Ok well the issue here is whether you had contract hours in place and if the employer breached that contract by not allowing you to work these hours. You had no written contract in place so it will come down to what was agreed at the outset. However, it would be your word against the employer’s and with no proof as to what exactly you were promised, it could be challenged by them. You would be relying on them actually admitting that they had specifically contracted you for a number of hours and failed to pay you for these. If they can successfully argue that you never had guaranteed hours and that you were working on an as-needed basis, then they could defend a claim. As you have now left and it has been more than 3 months since then, you can no longer use the employment tribunal to pursue this matter. Therefore, your only option is the county court. Also you can only go back 6 years so will not be able to claim for the full years. It would be up to you to prove that you had contracted hours in place and were not paid for them. There will also be a question as to why you continued working on the incorrect hours all these years, which would potentially allow the employer to argue that you had accepted the new arrangements, not having challenged it formally for such a long time. So overall, there is a potential for claim but I certainly would not say it is going to be an easy one or that you are guaranteed to come out of it with any sort of compensation. This is your basic legal position. I have more detailed advice for you in terms of the steps you need to follow to progress this and also a couple of ways you can try and prompt them to resolve this first, which I wish to discuss so please take a second to leave a positive rating for the service so far (by selecting 3, 4 or 5 stars) and I can continue with that and answer any further questions you may have. Don’t worry, there I no extra cost and leaving a rating will not close the question and we can continue this discussion. Thank you
Customer: replied 9 months ago.
Hi Ben the best things I have is text about the promised hrs and the unlawfull dismissal 5 star rating eh do they not have six if I were to push it could I claim that they effected my business growth obvious thing people would say is I should of left but loved the place people and job bizzarly thanks very much
Andrew Boff
Expert:  Ben Jones replied 9 months ago.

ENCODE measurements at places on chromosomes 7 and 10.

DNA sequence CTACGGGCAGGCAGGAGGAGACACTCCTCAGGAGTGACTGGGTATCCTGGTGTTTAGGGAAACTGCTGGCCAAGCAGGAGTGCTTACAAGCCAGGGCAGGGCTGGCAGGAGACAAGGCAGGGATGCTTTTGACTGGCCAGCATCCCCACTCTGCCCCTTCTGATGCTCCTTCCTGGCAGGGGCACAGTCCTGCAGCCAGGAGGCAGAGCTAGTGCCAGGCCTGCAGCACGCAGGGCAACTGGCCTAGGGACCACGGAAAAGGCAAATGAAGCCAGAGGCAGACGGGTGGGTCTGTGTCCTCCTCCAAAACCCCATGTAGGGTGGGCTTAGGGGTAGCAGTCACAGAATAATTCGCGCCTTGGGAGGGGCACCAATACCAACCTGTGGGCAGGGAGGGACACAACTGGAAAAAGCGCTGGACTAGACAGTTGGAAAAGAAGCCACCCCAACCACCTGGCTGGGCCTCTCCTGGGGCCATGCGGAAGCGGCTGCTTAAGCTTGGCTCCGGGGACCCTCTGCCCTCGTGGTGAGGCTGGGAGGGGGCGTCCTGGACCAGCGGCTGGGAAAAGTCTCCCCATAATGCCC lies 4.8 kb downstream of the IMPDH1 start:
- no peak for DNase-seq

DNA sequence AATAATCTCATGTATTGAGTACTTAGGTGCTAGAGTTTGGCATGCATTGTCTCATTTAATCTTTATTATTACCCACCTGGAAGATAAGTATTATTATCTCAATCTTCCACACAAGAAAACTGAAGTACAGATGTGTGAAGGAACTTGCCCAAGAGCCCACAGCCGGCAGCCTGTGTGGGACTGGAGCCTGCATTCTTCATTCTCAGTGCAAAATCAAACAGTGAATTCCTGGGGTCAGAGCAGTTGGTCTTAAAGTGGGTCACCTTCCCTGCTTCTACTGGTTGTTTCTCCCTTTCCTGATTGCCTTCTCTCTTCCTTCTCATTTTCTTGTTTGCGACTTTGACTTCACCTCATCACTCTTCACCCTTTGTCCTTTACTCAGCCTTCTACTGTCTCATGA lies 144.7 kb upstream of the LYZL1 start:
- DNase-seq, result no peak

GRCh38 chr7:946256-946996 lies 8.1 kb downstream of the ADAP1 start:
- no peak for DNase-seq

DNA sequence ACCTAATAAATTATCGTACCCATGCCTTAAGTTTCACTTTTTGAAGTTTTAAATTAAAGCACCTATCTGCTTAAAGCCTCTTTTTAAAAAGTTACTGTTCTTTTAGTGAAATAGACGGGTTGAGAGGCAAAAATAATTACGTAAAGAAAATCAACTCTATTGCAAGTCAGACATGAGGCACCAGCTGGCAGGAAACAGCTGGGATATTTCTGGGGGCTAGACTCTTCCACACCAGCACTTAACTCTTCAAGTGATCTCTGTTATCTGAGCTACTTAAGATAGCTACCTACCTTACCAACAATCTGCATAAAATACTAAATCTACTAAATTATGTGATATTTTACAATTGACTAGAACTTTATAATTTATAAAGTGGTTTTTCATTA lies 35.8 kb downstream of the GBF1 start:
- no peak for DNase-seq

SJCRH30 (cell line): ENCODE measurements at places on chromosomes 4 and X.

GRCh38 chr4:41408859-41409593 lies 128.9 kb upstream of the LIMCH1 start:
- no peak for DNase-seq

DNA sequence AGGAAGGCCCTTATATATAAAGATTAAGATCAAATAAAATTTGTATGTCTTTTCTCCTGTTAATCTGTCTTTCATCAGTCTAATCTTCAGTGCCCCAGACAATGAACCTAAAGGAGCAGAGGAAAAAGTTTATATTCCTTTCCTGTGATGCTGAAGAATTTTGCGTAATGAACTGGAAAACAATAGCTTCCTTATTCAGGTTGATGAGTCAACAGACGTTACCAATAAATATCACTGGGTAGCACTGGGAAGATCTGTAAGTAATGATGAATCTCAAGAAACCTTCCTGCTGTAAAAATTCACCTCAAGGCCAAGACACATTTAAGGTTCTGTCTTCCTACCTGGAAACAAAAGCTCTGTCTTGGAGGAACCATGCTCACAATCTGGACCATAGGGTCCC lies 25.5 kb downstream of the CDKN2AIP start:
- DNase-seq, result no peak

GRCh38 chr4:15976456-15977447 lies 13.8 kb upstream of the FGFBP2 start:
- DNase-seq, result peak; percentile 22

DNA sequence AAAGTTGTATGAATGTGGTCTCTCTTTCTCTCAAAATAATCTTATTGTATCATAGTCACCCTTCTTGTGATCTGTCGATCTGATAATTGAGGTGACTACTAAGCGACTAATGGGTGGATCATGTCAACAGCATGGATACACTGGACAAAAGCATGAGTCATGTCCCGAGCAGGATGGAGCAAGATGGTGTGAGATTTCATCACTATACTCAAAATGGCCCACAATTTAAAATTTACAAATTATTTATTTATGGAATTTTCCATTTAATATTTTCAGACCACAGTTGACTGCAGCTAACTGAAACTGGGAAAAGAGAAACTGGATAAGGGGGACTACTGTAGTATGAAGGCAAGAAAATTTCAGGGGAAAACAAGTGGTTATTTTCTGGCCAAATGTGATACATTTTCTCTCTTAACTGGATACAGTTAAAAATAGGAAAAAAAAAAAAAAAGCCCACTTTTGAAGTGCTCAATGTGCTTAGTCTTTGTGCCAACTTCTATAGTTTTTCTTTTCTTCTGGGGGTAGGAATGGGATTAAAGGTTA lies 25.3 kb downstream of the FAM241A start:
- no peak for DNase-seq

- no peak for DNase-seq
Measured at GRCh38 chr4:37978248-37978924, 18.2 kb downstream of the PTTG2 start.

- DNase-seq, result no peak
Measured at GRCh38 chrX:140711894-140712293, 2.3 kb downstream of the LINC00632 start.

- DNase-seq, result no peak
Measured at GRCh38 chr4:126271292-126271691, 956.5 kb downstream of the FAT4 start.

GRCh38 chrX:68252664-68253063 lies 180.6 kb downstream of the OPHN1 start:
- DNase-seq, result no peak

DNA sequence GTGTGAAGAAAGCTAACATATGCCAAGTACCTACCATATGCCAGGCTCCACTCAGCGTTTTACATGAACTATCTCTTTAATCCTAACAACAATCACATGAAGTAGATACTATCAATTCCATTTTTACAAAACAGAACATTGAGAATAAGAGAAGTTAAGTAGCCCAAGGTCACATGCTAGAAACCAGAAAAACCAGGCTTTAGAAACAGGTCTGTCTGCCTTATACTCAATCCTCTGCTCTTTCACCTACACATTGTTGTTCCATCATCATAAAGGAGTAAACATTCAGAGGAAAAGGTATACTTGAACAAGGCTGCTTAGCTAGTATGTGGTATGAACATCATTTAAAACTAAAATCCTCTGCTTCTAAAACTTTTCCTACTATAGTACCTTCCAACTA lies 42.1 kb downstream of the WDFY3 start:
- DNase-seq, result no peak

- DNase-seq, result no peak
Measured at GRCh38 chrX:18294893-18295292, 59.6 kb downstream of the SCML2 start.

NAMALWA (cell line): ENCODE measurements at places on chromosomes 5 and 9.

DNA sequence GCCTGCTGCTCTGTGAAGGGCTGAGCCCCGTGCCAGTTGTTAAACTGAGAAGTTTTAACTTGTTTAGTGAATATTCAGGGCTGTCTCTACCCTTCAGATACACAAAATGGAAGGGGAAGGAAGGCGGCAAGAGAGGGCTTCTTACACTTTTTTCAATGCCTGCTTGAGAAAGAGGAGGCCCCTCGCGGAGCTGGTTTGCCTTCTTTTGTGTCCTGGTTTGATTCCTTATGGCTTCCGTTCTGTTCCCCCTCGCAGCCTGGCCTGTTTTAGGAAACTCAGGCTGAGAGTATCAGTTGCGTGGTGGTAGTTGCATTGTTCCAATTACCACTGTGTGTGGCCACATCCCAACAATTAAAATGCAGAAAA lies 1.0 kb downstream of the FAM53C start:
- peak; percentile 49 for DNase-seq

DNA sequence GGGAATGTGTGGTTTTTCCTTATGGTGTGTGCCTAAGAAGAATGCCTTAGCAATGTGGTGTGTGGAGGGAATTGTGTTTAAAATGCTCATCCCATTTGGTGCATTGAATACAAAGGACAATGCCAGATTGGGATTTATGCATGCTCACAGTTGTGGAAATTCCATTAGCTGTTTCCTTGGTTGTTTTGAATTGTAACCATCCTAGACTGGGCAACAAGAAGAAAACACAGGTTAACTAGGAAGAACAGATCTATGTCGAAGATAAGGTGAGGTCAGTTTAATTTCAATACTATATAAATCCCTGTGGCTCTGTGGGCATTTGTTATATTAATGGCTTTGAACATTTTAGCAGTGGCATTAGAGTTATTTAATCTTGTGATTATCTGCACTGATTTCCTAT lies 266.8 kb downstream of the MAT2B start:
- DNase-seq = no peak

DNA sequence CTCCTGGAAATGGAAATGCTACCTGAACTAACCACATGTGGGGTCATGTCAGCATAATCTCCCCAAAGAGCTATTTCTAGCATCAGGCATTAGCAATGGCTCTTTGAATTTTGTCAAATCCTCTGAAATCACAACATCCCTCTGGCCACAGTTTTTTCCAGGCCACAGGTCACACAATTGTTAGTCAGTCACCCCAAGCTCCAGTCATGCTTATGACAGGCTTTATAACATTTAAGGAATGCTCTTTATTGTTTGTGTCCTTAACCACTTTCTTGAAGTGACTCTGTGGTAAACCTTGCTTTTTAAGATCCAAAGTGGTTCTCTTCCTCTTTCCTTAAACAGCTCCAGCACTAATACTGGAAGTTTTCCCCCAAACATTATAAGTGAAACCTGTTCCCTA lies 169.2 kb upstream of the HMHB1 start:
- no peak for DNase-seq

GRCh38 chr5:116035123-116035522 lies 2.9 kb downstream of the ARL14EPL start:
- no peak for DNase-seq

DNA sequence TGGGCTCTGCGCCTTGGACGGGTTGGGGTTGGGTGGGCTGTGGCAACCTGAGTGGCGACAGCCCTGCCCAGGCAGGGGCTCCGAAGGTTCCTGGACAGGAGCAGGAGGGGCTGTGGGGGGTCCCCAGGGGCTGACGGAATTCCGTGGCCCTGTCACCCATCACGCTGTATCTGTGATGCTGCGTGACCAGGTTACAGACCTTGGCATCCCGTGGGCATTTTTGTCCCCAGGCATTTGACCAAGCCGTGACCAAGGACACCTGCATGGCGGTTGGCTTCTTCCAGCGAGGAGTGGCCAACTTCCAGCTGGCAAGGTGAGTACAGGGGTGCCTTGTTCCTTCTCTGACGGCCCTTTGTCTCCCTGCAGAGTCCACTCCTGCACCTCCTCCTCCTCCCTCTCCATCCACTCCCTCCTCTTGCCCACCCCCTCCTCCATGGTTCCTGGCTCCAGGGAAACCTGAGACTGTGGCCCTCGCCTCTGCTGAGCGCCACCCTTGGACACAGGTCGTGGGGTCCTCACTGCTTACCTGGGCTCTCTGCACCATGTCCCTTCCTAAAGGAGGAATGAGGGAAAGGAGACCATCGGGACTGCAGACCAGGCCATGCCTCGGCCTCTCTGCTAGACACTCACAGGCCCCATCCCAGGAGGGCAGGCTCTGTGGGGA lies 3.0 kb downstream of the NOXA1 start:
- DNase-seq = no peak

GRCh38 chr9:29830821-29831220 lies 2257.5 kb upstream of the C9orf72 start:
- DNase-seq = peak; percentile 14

No you cannot claim for things like effect on business growth. If you were dismissed unfairly then you only have 3 months to make a claim for this so you look to be out of time to do this now unfortunately. All you can pursue them for is the hours you claim you were contracted to work but did not get paid for. Whenever a dispute arises over money owed by one party to another, the debtor can be pursued through the civil courts for recovery of the debt. As legal action should always be seen as a last resort, there are certain actions that should be taken initially to try and resolve this matter informally and without having to involve the courts. It is recommended that the process follows these steps: 1. Reminder letter – if no reminders have been sent yet, one should be sent first to allow the debtor to voluntarily pay what is due. 2. Letter before action – if informal reminders have been sent but these have been ignored, the debtor must be sent a formal letter asking them to repay the debt, or at least make arrangements for its repayment, within a specified period of time. A reasonable period to demand a response by would be 10 days. They should be advised that if they fail to do contact you in order to resolve this matter, formal legal proceedings will be commenced to recover the debt. This letter serves as a ‘final warning’ and gives the other side the opportunity to resolve this matter without the need for legal action. 3. If they fail to pay or at least make contact to try and resolve this, formal legal proceedings can be initiated. A claim can be commenced online by going to www.moneyclaim.gov.uk. Once the claim form is completed it will be sent to the debtor and they will have a limited time to defend it. If they are aware legal proceedings have commenced it could also prompt them to reconsider their position and perhaps force them to contact you to try and resolve this. Whatever correspondence is sent, it is always advisable to keep copies and use recorded delivery so that there is proof of delivery and a paper trail. The court may need to refer to these if it gets that far.
Ben Jones, UK Lawyer
Category: Law
Satisfied Customers: 45364
Experience: Qualified Solicitor - Please start your question with 'For Ben Jones'
Ben Jones and 2 other Law Specialists are ready to help you
Customer: replied 9 months ago.
Ok thanks for your time and all the best for you and your career,
Andrew Boff
Expert:  Ben Jones replied 9 months ago.
You are most welcome, all the best to you too!